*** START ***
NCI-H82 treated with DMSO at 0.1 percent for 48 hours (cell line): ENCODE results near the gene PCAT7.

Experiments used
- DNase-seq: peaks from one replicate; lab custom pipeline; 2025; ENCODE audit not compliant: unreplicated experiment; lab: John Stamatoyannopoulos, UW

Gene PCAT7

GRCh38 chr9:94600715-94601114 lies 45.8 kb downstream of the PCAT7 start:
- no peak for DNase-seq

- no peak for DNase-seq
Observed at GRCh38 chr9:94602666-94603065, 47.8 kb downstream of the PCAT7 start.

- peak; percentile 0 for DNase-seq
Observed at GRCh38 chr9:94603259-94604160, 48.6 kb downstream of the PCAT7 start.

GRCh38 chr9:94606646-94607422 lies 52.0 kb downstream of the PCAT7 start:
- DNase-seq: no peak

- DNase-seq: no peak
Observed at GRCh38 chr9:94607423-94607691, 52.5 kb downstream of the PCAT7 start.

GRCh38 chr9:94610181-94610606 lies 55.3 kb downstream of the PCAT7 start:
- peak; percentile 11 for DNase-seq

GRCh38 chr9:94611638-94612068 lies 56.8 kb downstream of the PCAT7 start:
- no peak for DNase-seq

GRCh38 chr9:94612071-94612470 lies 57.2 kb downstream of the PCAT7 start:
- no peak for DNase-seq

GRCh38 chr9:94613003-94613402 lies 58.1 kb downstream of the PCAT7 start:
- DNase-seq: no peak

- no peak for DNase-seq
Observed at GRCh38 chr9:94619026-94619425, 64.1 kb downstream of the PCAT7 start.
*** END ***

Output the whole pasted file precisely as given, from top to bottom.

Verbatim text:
NCI-H82 treated with DMSO at 0.1 percent for 48 hours (cell line): ENCODE results near the gene PCAT7.

Experiments used
- DNase-seq: peaks from one replicate; lab custom pipeline; 2025; ENCODE audit not compliant: unreplicated experiment; lab: John Stamatoyannopoulos, UW

Gene PCAT7

GRCh38 chr9:94600715-94601114 lies 45.8 kb downstream of the PCAT7 start:
- no peak for DNase-seq

- no peak for DNase-seq
Observed at GRCh38 chr9:94602666-94603065, 47.8 kb downstream of the PCAT7 start.

- peak; percentile 0 for DNase-seq
Observed at GRCh38 chr9:94603259-94604160, 48.6 kb downstream of the PCAT7 start.

GRCh38 chr9:94606646-94607422 lies 52.0 kb downstream of the PCAT7 start:
- DNase-seq: no peak

- DNase-seq: no peak
Observed at GRCh38 chr9:94607423-94607691, 52.5 kb downstream of the PCAT7 start.

GRCh38 chr9:94610181-94610606 lies 55.3 kb downstream of the PCAT7 start:
- peak; percentile 11 for DNase-seq

GRCh38 chr9:94611638-94612068 lies 56.8 kb downstream of the PCAT7 start:
- no peak for DNase-seq

GRCh38 chr9:94612071-94612470 lies 57.2 kb downstream of the PCAT7 start:
- no peak for DNase-seq

GRCh38 chr9:94613003-94613402 lies 58.1 kb downstream of the PCAT7 start:
- DNase-seq: no peak

- no peak for DNase-seq
Observed at GRCh38 chr9:94619026-94619425, 64.1 kb downstream of the PCAT7 start.